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    • "Awareness can be expressed at different levels, including ability to monitor immediate performance, to make evaluative judgments about functioning in a given domain, and to reflect on the The Cognitive Awareness Model (CAM) [8] [9] [10] has been formulated to explain the heterogeneity of unawareness in dementia and postulates the existence of different causes for awareness. For example, unawareness can result from: (a) executive dysfunction , with impaired ability to detect a discrepancy between current deficits/performance and previously formed self-knowledge (executive unawareness); or, from (b) memory dysfunction, which prevents updating of self knowledge matching the development of deficits and thus results in outdated self-knowledge (mnemonic unawareness) [11]. In addition, direct impairments in metacognition may also be present due to disconnection between brain areas. "
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    ABSTRACT: Despite the growing understanding of the conceptual complexity of awareness, there currently exists no instrument for assessing different domains of awareness in dementia. In the current study, the psychometric properties of a multidimensional awareness scale, the Assessment Scale of Psychosocial Impact of the Diagnosis of Dementia (ASPIDD), are explored in a sample of 201 people with dementia and their family caregivers. Cronbach's alpha was high (α = 0.87), indicating excellent internal consistency. The mean of corrected item-total correlation coefficients was moderate. ASPIDD presented a four-factor solution with a well-defined structure: awareness of activities of daily living, cognitive functioning and health condition, emotional state, and social functioning and relationships. Functional disability was positively correlated with total ASPIDD, unawareness of activities of daily living, cognitive functioning, and with emotional state. Caregiver burden was correlated with total ASPIDD scores and unawareness of cognitive functioning. The results suggest that ASPIDD is indeed a multidimensional scale, providing a reliable measure of awareness of disease in dementia. Further studies should explore the risk factors associated with different dimensions of awareness in dementia.
    Full-text · Article · Apr 2014 · Journal of Alzheimer's disease: JAD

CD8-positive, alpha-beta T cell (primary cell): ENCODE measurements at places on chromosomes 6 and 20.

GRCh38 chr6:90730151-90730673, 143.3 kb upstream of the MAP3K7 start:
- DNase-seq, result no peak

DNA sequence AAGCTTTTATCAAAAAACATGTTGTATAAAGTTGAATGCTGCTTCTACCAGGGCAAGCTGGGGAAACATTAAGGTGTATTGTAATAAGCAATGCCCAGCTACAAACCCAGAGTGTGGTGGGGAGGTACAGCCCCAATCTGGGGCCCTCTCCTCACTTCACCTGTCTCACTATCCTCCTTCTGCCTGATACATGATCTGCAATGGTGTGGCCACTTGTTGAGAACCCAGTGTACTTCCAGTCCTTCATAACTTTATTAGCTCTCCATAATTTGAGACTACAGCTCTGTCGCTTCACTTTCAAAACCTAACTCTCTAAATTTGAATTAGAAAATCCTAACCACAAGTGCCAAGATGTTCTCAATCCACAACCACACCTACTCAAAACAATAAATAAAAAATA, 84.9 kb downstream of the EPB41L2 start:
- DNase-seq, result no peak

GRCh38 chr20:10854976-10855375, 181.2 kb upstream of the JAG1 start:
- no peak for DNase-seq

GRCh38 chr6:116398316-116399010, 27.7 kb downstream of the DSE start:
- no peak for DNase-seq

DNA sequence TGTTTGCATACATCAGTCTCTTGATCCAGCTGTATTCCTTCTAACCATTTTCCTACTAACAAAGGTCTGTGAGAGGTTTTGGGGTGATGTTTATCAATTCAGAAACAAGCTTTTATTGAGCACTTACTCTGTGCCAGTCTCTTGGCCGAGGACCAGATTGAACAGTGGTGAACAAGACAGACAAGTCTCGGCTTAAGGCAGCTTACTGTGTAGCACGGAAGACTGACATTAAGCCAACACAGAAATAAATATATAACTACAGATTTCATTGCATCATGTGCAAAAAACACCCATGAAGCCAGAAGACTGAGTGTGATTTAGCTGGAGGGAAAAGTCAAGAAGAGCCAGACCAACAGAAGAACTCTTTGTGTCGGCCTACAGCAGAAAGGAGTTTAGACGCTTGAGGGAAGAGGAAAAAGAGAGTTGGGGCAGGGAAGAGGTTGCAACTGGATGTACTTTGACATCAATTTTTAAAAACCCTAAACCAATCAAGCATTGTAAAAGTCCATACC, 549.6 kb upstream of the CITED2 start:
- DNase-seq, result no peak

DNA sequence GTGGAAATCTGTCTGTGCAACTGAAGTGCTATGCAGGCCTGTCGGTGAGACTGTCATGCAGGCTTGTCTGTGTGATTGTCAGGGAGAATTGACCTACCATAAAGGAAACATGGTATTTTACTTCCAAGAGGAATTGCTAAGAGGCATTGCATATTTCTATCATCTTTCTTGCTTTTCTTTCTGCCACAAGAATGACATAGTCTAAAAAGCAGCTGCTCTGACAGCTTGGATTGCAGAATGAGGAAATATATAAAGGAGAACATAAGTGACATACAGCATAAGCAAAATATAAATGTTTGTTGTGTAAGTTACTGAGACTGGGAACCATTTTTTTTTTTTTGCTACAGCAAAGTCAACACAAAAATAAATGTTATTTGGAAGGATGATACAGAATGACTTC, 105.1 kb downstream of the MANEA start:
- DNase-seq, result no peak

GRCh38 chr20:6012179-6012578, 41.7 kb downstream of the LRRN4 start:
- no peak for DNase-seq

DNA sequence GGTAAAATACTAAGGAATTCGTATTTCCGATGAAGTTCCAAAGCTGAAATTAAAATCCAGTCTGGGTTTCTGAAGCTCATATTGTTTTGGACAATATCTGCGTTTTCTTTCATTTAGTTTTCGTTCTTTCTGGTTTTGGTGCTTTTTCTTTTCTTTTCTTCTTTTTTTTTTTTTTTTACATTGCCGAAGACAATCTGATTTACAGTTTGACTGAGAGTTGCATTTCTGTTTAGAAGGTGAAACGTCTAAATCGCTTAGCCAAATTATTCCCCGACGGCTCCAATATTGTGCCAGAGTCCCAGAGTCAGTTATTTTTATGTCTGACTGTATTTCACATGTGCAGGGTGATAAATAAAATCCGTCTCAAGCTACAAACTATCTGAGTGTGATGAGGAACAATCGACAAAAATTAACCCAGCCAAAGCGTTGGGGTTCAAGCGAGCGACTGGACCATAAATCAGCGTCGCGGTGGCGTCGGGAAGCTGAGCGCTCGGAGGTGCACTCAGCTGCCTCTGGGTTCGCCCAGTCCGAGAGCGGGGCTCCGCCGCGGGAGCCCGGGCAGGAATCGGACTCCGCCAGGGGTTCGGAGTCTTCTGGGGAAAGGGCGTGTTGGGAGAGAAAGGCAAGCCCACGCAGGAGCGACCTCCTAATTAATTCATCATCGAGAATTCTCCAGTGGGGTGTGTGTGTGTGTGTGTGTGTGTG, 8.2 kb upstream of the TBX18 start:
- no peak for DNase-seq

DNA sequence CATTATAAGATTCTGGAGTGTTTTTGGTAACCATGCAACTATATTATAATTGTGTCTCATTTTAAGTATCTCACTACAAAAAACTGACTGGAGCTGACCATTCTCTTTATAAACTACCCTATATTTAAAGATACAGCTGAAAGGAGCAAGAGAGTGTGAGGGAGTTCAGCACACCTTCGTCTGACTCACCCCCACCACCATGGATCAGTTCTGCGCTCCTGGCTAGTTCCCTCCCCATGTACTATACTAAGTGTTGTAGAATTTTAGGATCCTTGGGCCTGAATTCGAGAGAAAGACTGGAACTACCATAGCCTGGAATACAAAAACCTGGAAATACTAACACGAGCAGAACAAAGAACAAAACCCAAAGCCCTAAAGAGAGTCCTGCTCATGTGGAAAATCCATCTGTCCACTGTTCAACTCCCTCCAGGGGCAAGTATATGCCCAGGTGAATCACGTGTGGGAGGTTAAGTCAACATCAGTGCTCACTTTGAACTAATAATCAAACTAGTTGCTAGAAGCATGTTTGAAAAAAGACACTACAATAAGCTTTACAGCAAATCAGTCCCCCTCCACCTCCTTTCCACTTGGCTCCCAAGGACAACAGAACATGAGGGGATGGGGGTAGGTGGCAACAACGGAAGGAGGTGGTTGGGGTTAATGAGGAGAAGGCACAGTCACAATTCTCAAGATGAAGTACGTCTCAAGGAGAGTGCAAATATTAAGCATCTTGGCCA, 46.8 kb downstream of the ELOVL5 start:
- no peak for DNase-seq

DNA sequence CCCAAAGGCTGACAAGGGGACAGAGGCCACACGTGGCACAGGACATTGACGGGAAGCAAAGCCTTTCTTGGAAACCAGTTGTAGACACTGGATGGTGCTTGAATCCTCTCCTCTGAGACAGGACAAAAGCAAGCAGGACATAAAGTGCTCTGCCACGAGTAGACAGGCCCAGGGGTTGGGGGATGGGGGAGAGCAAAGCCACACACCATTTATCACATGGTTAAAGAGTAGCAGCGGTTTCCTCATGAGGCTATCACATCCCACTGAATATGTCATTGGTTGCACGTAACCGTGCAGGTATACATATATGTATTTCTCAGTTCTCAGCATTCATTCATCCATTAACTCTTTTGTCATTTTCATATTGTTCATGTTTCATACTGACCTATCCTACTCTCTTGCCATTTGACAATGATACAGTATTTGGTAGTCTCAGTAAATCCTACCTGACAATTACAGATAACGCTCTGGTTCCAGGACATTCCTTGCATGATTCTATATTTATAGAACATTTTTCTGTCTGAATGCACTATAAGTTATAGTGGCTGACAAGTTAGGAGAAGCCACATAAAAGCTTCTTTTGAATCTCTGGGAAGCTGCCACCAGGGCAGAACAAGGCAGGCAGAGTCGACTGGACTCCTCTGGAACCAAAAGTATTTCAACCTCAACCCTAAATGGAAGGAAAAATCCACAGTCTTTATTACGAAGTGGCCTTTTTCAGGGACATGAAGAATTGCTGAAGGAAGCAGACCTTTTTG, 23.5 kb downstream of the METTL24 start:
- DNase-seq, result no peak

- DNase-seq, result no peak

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    • "Unawareness, lack of insight, or anosognosia refers to impaired awareness in persons with dementia [1] [2] [3] [4] [5] [6] [7]. Awareness is multifactorial and likely modular [4, 8–10], with each domain separable and potentially unique. "
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    ABSTRACT: Awareness in dementia is increasingly recognized not only as multifactorial, but also as domain specific. We demonstrate differential clinical correlates for awareness of daily function, awareness of memory, and the novel exploration of awareness of balance. Awareness of function was higher for participants with mild cognitive impairment (aMCI and non-aMCI) than for those with dementia (due to Alzheimer disease; AD and non-AD), whereas awareness of memory was higher for both non-aMCI and non-AD dementia patients than for those with aMCI or AD. Balance awareness did not differ based on diagnostic subgroup. Awareness of function was associated with instrumental activities of daily living and caregiver burden. In contrast, awareness of balance was associated with fall history, balance confidence, and instrumental activities of daily living. Clinical correlates of awareness of memory depended on diagnostic group: associations held with neuropsychological variables for non-AD dementia, but for patients with AD dementia, depression and instrumental activities of daily living were clinical correlates of memory awareness. Together, these data provide support for the hypothesis that awareness and dementia are not unitary and are, instead, modality specific.
    Full-text · Article · Jan 2014 · Journal of aging research